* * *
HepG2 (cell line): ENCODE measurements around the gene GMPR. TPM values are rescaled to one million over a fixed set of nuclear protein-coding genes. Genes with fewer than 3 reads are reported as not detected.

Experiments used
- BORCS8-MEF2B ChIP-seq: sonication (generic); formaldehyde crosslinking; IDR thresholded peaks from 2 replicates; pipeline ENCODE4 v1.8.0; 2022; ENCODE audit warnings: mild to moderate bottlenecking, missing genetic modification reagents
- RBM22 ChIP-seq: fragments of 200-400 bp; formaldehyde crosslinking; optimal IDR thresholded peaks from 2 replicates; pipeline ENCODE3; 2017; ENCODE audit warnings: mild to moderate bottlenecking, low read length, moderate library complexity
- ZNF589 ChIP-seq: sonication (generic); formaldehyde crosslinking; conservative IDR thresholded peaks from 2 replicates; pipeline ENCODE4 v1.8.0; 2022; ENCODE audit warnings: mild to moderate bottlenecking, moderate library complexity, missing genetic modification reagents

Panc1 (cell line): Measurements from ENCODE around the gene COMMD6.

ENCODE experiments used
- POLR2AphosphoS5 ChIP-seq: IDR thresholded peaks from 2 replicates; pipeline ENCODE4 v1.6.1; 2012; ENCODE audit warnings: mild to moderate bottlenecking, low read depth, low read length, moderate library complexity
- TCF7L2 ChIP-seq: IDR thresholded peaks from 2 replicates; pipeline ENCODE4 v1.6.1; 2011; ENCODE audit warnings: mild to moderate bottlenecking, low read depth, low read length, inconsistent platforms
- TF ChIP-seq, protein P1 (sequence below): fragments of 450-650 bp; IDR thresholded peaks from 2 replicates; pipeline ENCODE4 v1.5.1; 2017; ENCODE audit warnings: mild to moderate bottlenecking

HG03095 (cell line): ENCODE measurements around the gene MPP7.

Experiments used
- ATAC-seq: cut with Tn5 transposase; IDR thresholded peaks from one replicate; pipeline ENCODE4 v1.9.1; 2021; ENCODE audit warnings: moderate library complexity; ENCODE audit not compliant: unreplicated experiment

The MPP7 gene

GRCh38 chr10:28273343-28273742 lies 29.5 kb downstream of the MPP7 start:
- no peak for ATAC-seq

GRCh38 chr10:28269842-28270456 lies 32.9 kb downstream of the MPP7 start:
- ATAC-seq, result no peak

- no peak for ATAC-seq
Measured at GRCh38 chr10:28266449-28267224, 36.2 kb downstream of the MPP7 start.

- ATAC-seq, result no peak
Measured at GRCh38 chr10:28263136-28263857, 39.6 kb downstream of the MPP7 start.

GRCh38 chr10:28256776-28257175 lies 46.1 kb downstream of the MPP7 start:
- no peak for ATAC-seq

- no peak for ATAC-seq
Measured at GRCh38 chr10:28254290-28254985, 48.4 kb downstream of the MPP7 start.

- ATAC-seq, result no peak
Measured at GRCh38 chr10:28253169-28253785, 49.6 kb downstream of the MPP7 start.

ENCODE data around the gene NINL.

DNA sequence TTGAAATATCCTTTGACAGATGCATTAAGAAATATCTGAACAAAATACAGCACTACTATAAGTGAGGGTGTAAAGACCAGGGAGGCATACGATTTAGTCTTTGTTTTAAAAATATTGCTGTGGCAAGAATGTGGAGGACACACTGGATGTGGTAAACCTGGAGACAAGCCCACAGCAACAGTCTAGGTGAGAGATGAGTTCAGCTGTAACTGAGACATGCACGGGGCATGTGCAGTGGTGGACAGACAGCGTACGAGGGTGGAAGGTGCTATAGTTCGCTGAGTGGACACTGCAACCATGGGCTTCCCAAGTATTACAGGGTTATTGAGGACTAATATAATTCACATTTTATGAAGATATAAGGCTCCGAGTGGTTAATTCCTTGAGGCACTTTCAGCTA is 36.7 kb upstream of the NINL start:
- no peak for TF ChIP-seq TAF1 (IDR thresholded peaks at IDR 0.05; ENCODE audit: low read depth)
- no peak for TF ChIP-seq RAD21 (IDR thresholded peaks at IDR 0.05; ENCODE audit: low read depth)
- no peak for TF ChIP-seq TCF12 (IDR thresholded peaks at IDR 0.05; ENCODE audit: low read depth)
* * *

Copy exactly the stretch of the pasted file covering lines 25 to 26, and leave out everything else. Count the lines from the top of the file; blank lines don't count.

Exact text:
- no peak for ATAC-seq
Measured at GRCh38 chr10:28254290-28254985, 48.4 kb downstream of the MPP7 start.